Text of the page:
Yet Greta is triggering the troglodytes and eliciting bullying from a notably dominantly loud demographic in our society – Conservative and Privileged Old White Misogynists.

Hypocrisy in action


The rage of Conservative and Privileged Old White Misogynist (CAPOWM) men is leading the charge. Miranda Divine and Daisy Cousens would demonstrate that it is not an exclusively male opposition. #notall[are]men😎 Irrespective, the role of women in outrage over Greta, is dwarfed by the sheer numbers of male counterparts.

CAPOWM men feel very affected and threatened by a 16-year-old girl in plaits in a way they do not feel affected by about thousands of scientists and adult climate activists. Despite adults protesting, the idea of children conducting a school strike is seen as an existential threat that invokes a moral panic previously unseen. This “existential threat” is breaching some fundamental principle these CAPOWM men hold to be sacrosanct.

1 These men hold that Elder men are authoritative and demand respect for their “masculine role” and Greta is challenging the status quo and daring to raise her voice to confront her elders on their failures to attend to these climate issues.

2 These men hold that woman and children should be subordinate, and Greta is challenging their authority and refuses to back down to them.

3 These men maintain that they have the right to power and authority, and Greta is building a groundswell of popular power to rise and challenge their “throne of swords”.

4 These men have always been able to blackmail, bully and bribe, but she is so bold and so young that they can find no means of leverage and find themselves in foreign territory. Perhaps not dissimilar to the British response when they faced off Joan of Arc.

5 These men realise they cannot reduce this young woman to being a sexualised compliant tool whom they can manipulate to disparage or compromise. Although Tommaso Casalin, an Italian youth football coach, thought otherwise and was justly sanctioned.

6 These men fear the loss of their wealth, power or privilege or that they will be asked to share any part of it!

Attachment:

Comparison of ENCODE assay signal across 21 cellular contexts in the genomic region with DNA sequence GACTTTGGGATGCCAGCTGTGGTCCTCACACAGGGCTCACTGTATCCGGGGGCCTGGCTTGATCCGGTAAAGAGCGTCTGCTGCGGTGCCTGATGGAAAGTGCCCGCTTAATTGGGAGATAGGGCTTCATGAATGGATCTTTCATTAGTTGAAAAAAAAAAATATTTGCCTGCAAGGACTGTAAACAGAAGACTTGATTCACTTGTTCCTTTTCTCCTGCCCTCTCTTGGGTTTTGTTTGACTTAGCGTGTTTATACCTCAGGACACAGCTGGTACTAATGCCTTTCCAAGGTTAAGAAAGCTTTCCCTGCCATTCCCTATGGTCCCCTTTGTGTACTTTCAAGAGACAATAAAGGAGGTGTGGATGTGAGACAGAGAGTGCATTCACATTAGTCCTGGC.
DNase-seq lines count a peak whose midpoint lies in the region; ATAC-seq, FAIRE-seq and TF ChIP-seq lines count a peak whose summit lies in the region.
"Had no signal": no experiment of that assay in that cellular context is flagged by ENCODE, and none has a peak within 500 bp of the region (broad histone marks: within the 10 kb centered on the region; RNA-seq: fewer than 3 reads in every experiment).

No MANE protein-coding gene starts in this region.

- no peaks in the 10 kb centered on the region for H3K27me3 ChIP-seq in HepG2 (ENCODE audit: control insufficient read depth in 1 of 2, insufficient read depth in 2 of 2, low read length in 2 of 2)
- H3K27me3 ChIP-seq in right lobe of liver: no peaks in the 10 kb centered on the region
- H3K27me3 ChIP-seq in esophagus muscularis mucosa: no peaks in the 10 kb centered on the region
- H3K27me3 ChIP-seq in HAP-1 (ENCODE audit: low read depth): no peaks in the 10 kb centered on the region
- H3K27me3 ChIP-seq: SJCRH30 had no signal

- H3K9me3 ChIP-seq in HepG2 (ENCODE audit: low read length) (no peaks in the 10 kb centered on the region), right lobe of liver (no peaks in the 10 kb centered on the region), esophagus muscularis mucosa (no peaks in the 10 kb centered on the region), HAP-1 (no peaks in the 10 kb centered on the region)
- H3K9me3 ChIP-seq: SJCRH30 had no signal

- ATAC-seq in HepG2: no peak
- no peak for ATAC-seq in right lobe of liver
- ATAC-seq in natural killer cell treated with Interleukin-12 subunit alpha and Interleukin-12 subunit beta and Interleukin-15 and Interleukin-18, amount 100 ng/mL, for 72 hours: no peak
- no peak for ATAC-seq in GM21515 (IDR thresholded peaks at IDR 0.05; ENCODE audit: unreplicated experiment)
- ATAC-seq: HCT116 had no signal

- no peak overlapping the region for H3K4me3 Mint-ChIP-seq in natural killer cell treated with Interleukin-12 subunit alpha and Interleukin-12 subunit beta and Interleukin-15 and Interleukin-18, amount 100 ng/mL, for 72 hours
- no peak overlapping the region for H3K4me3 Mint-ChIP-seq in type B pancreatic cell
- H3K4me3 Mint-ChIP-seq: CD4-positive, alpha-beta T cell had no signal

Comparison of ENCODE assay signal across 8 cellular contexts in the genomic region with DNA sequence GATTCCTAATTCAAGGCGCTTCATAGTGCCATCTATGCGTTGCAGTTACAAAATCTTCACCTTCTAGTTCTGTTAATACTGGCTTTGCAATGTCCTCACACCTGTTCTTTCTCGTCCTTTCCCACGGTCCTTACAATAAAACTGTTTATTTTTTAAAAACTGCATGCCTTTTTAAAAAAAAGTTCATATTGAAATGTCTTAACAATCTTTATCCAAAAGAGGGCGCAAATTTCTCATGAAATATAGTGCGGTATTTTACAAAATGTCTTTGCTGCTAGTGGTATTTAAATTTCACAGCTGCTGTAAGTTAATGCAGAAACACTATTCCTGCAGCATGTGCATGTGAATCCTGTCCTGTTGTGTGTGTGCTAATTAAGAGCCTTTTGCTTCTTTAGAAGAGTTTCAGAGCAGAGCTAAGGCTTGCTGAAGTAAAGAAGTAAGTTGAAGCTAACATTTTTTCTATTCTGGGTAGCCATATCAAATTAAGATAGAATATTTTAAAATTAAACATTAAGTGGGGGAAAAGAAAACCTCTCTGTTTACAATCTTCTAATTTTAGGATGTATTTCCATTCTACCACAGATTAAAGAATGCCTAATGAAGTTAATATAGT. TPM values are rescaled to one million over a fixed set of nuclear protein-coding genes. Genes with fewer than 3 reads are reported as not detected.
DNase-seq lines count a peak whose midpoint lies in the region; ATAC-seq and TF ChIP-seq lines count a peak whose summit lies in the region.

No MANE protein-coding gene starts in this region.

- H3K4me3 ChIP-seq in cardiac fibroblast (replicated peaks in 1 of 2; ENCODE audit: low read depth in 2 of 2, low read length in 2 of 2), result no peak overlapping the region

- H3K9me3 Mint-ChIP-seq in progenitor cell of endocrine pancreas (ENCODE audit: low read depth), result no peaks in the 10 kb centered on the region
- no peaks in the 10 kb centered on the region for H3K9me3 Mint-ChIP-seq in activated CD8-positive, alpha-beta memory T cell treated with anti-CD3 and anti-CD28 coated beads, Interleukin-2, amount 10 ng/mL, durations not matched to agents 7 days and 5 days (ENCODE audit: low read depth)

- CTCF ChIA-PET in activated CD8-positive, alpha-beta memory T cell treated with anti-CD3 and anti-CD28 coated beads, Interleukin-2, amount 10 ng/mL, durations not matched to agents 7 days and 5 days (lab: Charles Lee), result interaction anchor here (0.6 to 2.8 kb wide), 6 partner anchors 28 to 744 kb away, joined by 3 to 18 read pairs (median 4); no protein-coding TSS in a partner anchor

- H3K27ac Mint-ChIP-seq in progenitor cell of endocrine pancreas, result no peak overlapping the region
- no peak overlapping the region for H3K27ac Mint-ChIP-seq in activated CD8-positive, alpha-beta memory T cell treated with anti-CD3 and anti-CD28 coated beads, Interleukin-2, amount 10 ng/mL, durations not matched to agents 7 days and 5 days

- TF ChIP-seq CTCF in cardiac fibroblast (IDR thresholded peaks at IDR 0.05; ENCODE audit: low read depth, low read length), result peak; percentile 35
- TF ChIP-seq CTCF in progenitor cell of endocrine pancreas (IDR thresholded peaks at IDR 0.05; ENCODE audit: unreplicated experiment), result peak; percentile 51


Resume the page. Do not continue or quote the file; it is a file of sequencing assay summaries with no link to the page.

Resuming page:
7 These men realise it is inherently wrong to attack a child and are confronted by the power of her honesty. They know they lack the moral high ground and hate being out manoeuvered.

Finally, my eighth reason and one – which when I read online – I initially thought was satire. I searched in vain through the article page for the satire disclaimer. It wasn’t satire! I have seen it replicated a few times now. I baulked at adding this because – while acknowledging toxic masculinity – I inaccurately assumed, this was a minority of chest-thumping men who felt afflicted by this issue.

8 These men’s toxic masculinity has such a firm grip on their psyche; they feel that if they engage in eco-friendly behaviour, they’re worried it might undermine their masculinity. In short, being seen as “green”, is perceived as “too girly”. WTF!

As a personal interjection, I find it quite hard to wrap my head around the last one. Since I thought it was satire initially, I can only reference Mark Humphries or The Chaser’s real satire by way of providing these men with clarity.

The critical evaluation of Mysogyny

Decent Men!

Decent older men, don’t behave like this!  And I want to finish this article with an inspiration I took from the Student Climate Strike in Kyoto, Japan which our family attended on the 20th of September 2019. My son has not missed any of the School Climate strikes in Australia, but we were in Japan when this one occurred. My son is no “Greta”, even if he understands the crisis of anthropogenic climate change. He is a self-effacing lad not prone to outbursts of radical self-expression or shouting slogans in people’s faces, although I have heard him joining in the chants at protests of his own volition. Although, only when he didn’t notice his proud father looking on. I spoke of his attendance at the first strike in this embedded article.

It was witnessing the “passing of the baton” from one generation to the next, in the Japanese march that caught my attention, amidst all the photographs and recordings I made. The protest started with some speeches at Maruyama Park (an urban park known for its cherry blossoms). Protestors formed an orderly procession under the constructive direction of police officers who at intervals reminded people to drink water to fend off any dehydration. Compared to the harsher attitudes of Australian police over climate protests invoked by Government lies, the courtesy and concern of the escorting police existed as a sharp contrast. The chants expressed by the protestors alternated between English and Japanese.

Casual police presence and peaceful protest

Last efforts to carry the torch for a generation

Amongst the protestors was an old man in a wheelchair, holding a sign in his lap that read, “No peace without Global Justice”. As the parade progressed down the street, I noted he was missing. The young lady (and accompanying gentleman) who had been pushing his wheelchair was holding the sign. After not finding him in the crowd, I approached them and interviewed them, as to where he had gone. As an older man, he wanted to participate for as long as he could in the student’s strike but had a medical appointment pending. He passed his sign back to the younger lady and left, in effect passing the baton back to youth to carry the cause on. She carried his sign until the end of the march.

CAPOWM men trolling the internet